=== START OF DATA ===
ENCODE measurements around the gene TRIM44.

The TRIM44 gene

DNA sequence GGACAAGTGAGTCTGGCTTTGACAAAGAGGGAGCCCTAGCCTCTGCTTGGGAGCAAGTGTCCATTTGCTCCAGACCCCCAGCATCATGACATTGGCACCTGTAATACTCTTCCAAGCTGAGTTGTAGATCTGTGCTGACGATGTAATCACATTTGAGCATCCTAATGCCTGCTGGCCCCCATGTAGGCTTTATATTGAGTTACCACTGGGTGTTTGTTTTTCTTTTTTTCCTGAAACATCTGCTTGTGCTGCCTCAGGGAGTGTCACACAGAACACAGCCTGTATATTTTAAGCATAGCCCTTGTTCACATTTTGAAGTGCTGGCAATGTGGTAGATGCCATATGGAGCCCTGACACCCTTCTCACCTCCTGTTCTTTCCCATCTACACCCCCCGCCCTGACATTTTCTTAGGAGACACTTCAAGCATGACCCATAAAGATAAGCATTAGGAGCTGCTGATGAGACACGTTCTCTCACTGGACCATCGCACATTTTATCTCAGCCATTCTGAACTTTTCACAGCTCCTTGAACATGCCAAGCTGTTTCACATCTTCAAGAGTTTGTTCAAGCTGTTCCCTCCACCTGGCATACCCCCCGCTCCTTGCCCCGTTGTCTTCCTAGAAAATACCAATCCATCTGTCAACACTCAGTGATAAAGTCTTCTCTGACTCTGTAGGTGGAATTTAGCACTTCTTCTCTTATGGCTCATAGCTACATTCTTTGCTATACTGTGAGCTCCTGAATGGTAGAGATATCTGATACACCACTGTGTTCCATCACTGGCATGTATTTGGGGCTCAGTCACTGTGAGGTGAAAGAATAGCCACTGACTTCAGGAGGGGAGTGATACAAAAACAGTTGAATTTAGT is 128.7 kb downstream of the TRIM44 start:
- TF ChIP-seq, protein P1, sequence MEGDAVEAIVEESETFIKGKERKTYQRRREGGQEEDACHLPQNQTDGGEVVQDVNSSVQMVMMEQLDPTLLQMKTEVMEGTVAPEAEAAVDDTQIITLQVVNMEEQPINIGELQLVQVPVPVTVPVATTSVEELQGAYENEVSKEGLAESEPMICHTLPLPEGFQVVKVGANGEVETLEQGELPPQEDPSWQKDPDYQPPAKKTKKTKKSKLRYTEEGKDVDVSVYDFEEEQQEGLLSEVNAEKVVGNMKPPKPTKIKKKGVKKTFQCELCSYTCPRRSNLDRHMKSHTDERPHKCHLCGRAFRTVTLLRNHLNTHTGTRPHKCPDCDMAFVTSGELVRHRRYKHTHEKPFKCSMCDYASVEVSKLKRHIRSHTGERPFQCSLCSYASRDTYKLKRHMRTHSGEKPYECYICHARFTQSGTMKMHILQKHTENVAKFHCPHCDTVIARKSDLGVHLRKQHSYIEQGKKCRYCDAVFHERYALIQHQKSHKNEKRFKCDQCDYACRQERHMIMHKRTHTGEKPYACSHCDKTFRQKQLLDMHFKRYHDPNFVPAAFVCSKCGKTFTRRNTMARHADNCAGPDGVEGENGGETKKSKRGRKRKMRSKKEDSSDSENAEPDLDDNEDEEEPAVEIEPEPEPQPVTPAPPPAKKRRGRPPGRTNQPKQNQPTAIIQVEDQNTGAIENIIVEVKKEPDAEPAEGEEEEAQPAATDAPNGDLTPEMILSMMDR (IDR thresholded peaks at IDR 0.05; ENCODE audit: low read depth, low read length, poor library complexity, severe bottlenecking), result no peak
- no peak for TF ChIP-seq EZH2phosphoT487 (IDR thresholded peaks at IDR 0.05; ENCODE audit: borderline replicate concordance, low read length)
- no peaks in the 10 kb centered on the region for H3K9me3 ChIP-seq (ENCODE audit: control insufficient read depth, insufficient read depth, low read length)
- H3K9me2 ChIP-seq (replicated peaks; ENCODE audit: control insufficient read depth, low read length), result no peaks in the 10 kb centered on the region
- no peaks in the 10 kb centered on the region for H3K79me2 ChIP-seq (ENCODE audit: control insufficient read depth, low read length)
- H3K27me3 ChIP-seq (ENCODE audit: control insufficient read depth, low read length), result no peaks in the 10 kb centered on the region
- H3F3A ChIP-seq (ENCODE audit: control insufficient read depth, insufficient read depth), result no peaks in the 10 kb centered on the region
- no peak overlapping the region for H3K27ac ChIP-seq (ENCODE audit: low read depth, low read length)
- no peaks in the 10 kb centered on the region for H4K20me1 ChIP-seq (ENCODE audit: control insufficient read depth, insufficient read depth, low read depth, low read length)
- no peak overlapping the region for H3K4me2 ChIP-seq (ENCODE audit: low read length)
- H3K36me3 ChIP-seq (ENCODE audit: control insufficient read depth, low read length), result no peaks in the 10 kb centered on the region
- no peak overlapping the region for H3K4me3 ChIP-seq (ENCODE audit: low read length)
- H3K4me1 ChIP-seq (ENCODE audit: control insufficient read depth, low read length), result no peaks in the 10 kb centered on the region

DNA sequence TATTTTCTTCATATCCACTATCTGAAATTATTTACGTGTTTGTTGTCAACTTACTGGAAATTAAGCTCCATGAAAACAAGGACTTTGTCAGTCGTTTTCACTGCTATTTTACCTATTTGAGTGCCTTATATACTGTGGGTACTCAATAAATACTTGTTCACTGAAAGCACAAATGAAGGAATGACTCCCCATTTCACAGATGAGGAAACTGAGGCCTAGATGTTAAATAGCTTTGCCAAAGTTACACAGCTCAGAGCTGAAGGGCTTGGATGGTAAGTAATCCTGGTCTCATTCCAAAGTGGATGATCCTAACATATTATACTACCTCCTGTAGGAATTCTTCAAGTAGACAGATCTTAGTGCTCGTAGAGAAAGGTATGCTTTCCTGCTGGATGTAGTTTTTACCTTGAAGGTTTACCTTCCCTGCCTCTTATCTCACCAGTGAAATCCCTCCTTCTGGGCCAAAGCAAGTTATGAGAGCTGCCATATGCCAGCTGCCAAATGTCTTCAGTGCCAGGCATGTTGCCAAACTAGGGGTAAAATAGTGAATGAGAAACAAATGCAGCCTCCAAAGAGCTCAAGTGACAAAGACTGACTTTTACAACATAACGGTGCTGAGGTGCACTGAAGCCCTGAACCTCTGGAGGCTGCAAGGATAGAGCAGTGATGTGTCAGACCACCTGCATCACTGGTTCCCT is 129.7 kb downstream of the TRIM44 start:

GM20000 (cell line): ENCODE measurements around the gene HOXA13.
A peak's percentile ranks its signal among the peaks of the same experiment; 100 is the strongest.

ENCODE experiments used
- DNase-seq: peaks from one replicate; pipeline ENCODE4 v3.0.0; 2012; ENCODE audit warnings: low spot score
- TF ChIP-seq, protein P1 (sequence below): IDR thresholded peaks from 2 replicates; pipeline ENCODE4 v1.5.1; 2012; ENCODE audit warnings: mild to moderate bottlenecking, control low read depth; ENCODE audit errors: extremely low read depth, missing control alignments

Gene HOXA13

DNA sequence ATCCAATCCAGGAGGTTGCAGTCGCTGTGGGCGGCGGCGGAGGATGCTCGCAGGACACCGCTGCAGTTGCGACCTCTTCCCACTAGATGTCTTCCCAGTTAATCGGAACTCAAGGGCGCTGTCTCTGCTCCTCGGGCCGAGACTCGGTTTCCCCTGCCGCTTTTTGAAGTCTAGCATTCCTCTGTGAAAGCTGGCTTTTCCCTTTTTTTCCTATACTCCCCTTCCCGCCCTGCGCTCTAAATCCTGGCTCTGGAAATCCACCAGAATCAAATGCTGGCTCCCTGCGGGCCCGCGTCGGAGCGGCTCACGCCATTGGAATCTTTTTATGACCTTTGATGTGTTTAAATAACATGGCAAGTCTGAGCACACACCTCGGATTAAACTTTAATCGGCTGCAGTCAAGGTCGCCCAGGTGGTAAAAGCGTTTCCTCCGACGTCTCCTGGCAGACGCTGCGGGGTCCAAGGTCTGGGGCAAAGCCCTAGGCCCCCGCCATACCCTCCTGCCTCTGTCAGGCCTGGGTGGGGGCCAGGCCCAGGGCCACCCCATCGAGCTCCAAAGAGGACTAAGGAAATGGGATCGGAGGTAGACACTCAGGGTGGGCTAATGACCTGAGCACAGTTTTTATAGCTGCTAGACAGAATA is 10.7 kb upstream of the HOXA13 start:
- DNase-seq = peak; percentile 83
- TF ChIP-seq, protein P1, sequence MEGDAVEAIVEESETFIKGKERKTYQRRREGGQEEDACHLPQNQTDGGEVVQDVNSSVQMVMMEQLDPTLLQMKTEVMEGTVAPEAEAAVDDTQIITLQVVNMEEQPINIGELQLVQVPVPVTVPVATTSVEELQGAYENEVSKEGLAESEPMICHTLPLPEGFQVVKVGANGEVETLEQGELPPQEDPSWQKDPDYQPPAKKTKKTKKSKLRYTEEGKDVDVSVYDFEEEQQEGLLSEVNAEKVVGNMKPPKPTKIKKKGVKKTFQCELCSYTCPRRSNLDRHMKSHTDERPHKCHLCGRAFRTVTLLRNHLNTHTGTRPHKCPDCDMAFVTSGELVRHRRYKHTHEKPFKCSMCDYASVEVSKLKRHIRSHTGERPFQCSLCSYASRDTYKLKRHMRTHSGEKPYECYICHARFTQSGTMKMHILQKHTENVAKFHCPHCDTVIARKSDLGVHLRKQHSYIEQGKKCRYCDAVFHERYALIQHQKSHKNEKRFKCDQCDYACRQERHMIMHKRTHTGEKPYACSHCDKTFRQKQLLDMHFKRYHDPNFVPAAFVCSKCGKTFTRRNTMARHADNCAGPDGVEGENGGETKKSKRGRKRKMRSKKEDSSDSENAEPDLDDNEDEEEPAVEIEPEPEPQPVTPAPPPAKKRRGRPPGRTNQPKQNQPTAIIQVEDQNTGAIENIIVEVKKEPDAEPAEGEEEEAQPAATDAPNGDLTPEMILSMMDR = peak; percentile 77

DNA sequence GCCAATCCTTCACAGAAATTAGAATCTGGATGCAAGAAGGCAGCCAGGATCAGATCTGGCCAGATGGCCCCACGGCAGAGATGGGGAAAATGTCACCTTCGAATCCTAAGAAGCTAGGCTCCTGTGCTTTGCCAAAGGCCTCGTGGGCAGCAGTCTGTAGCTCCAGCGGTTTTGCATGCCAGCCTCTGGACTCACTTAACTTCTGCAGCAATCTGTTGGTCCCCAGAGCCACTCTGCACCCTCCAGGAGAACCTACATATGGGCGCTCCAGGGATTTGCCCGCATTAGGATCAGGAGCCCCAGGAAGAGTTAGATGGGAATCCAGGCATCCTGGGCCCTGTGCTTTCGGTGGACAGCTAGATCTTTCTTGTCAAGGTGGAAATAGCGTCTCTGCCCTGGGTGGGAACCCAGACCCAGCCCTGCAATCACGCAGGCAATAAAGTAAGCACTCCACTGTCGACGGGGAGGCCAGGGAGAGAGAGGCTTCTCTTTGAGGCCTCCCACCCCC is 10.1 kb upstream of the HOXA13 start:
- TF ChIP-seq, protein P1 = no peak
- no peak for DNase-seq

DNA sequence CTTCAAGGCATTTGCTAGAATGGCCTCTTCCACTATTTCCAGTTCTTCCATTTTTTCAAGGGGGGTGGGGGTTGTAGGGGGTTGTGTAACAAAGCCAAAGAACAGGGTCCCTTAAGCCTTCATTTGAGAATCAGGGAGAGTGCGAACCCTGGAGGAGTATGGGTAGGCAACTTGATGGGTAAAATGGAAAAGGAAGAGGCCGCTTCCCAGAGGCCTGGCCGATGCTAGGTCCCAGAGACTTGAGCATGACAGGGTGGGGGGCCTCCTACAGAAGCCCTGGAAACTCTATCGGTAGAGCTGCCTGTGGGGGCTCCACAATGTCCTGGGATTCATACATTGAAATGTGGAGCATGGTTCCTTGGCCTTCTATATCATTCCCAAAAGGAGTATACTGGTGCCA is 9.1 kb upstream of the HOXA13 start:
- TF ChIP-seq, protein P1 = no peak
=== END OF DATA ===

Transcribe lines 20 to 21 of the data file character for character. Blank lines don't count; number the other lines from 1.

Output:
ENCODE experiments used
- DNase-seq: peaks from one replicate; pipeline ENCODE4 v3.0.0; 2012; ENCODE audit warnings: low spot score